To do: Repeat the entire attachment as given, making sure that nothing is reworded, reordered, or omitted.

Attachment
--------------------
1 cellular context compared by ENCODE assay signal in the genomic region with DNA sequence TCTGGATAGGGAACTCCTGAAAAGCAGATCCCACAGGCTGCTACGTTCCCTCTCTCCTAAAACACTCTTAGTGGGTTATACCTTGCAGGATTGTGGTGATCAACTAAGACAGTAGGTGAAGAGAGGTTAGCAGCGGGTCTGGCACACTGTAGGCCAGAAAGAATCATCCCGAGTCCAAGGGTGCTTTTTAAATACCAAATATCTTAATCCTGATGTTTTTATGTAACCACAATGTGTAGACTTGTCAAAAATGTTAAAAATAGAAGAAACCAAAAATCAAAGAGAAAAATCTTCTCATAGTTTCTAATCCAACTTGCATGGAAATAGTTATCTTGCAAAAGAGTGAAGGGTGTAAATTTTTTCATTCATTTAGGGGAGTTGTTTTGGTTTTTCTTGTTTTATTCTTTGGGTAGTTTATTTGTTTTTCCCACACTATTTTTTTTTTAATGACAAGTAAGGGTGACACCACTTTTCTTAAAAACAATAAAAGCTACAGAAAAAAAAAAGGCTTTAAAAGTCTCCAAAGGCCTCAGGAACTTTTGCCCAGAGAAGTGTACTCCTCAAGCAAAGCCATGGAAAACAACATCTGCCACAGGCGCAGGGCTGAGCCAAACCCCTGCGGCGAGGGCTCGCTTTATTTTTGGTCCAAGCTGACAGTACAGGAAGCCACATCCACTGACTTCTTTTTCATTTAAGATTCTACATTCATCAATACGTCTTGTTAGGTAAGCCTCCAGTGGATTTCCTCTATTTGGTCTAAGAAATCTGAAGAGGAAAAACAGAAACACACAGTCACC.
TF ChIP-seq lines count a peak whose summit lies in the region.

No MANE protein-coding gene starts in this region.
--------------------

1 cellular context compared by ENCODE assay signal in the genomic region with DNA sequence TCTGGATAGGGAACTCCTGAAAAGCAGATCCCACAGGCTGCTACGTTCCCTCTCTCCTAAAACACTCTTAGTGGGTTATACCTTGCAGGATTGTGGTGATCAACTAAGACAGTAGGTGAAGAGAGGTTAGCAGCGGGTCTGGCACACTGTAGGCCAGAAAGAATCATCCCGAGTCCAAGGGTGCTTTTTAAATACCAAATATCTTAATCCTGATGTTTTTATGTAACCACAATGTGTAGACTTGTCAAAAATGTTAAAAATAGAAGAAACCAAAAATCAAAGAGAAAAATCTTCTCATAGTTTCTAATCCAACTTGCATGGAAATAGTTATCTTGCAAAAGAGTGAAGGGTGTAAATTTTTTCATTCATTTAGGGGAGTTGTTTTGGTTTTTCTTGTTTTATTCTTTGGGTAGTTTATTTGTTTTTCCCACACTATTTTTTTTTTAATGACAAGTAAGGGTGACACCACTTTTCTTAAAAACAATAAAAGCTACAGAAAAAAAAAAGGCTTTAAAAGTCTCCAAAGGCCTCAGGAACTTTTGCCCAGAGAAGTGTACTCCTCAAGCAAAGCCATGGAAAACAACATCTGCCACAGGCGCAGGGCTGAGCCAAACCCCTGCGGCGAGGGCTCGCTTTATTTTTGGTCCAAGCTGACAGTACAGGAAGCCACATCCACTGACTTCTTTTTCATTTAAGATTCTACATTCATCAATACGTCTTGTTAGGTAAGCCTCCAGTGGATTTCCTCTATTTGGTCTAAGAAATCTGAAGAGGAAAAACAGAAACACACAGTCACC.
TF ChIP-seq lines count a peak whose summit lies in the region.

No MANE protein-coding gene starts in this region.